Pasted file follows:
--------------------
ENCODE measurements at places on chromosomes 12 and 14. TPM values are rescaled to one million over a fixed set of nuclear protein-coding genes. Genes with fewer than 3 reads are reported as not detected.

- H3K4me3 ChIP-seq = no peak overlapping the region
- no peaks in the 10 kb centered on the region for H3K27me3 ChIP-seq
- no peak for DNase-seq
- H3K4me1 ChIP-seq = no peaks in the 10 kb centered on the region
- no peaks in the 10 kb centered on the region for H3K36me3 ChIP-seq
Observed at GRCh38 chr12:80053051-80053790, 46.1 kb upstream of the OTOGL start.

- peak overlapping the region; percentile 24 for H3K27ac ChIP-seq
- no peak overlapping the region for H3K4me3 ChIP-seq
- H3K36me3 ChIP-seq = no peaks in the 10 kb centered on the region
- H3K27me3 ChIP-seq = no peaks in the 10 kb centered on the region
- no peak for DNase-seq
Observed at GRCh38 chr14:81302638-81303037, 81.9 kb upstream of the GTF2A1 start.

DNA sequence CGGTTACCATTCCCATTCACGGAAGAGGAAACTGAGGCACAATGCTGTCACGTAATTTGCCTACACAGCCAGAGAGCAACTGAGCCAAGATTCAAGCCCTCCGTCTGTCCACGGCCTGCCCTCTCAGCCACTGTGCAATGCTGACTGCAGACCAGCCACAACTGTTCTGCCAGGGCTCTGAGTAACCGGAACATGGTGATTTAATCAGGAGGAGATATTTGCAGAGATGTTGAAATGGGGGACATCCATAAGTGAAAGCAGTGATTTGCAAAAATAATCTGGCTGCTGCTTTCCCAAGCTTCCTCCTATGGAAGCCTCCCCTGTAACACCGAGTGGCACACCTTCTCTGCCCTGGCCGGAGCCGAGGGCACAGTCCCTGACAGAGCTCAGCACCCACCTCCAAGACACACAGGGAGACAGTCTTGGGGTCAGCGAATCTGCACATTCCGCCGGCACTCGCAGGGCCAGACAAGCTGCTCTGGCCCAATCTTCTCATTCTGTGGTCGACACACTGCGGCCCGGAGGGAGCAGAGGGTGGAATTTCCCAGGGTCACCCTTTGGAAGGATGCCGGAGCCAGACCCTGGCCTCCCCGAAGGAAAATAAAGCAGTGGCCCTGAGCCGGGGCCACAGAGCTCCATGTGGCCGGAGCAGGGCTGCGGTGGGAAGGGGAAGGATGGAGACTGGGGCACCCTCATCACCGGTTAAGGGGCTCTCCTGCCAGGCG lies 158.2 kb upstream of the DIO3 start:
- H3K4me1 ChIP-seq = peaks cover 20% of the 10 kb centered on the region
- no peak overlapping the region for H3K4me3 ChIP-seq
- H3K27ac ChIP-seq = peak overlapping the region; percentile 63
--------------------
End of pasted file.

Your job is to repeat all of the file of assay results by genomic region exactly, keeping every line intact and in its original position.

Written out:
ENCODE measurements at places on chromosomes 12 and 14. TPM values are rescaled to one million over a fixed set of nuclear protein-coding genes. Genes with fewer than 3 reads are reported as not detected.

- H3K4me3 ChIP-seq = no peak overlapping the region
- no peaks in the 10 kb centered on the region for H3K27me3 ChIP-seq
- no peak for DNase-seq
- H3K4me1 ChIP-seq = no peaks in the 10 kb centered on the region
- no peaks in the 10 kb centered on the region for H3K36me3 ChIP-seq
Observed at GRCh38 chr12:80053051-80053790, 46.1 kb upstream of the OTOGL start.

- peak overlapping the region; percentile 24 for H3K27ac ChIP-seq
- no peak overlapping the region for H3K4me3 ChIP-seq
- H3K36me3 ChIP-seq = no peaks in the 10 kb centered on the region
- H3K27me3 ChIP-seq = no peaks in the 10 kb centered on the region
- no peak for DNase-seq
Observed at GRCh38 chr14:81302638-81303037, 81.9 kb upstream of the GTF2A1 start.

DNA sequence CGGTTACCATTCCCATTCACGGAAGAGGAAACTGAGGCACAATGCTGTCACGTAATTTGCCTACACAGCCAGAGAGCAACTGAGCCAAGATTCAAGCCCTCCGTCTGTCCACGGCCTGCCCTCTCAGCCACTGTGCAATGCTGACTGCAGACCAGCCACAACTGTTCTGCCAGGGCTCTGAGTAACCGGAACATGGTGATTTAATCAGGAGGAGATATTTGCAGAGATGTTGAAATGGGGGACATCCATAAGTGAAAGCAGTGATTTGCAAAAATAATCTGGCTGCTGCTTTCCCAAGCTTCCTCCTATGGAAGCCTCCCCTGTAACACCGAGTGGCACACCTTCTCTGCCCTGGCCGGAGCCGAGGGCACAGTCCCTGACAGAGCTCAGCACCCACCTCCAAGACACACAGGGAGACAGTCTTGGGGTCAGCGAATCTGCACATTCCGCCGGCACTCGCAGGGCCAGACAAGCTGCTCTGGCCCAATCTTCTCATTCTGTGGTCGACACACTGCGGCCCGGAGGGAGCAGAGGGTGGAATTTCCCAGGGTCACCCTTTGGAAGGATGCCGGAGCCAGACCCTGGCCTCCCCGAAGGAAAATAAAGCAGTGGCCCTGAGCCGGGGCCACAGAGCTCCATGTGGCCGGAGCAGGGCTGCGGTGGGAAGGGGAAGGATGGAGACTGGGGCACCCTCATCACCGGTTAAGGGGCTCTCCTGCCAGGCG lies 158.2 kb upstream of the DIO3 start:
- H3K4me1 ChIP-seq = peaks cover 20% of the 10 kb centered on the region
- no peak overlapping the region for H3K4me3 ChIP-seq
- H3K27ac ChIP-seq = peak overlapping the region; percentile 63